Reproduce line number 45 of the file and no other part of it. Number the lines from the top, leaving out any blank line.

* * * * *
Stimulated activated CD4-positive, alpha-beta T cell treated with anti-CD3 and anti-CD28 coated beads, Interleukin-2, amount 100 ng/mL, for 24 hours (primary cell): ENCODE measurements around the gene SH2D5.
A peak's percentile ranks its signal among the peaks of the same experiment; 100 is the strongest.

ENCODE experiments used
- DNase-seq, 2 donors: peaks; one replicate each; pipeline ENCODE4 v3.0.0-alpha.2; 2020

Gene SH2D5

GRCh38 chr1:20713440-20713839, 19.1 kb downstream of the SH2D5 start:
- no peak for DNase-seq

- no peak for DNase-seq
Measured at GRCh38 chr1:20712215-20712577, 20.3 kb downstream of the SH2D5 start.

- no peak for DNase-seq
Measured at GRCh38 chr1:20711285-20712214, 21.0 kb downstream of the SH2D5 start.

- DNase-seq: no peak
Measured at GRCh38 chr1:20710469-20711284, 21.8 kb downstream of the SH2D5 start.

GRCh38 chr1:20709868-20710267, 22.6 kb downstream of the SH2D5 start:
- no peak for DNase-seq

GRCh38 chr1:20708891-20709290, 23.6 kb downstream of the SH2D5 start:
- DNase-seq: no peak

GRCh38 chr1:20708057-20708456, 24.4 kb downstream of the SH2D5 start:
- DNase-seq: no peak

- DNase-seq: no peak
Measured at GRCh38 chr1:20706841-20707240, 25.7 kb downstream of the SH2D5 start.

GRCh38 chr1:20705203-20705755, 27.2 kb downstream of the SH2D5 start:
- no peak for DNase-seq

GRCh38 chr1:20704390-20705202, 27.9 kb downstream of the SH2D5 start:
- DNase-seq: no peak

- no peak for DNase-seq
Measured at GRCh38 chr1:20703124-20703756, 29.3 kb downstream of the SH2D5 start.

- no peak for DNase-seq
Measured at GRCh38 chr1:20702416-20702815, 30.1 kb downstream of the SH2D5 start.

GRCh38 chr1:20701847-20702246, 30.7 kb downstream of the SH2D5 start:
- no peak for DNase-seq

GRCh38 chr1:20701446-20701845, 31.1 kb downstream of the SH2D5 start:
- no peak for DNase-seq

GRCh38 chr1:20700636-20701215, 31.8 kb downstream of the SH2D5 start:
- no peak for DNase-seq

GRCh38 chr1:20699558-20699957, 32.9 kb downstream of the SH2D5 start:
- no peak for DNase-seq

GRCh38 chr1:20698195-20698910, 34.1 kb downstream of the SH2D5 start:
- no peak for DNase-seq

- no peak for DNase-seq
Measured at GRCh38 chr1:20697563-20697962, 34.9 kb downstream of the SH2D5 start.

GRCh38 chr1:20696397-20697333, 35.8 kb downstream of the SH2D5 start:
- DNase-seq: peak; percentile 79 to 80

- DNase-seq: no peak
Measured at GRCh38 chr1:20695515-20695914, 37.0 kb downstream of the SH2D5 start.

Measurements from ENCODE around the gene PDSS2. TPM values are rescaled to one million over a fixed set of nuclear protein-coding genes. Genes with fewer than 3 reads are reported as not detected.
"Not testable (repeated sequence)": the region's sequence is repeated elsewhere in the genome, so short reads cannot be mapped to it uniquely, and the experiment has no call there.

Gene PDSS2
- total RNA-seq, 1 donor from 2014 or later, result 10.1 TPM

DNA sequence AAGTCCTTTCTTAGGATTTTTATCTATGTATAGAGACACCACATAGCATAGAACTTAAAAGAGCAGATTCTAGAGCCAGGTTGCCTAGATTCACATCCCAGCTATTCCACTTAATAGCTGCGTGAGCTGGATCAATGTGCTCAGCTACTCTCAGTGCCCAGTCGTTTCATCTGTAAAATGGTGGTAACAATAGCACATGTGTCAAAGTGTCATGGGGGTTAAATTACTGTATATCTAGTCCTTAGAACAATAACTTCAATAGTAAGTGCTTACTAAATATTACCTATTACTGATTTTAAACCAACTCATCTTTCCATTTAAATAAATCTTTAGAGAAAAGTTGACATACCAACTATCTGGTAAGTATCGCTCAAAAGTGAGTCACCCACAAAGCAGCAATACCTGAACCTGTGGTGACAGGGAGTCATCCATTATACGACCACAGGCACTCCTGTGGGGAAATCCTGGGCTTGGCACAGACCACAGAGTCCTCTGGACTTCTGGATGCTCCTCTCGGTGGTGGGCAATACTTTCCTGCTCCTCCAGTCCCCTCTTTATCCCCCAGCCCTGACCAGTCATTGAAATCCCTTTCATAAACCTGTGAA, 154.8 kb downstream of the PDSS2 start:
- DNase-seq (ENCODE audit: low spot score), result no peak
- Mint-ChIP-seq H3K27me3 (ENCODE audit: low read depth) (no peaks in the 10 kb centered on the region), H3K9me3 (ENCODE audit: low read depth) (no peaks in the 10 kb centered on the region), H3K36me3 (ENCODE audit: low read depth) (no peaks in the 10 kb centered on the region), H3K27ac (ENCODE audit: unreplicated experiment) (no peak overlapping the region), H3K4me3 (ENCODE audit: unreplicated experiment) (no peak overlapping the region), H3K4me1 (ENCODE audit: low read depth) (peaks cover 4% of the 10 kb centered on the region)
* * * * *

Measured at GRCh38 chr1:20695515-20695914, 37.0 kb downstream of the SH2D5 start.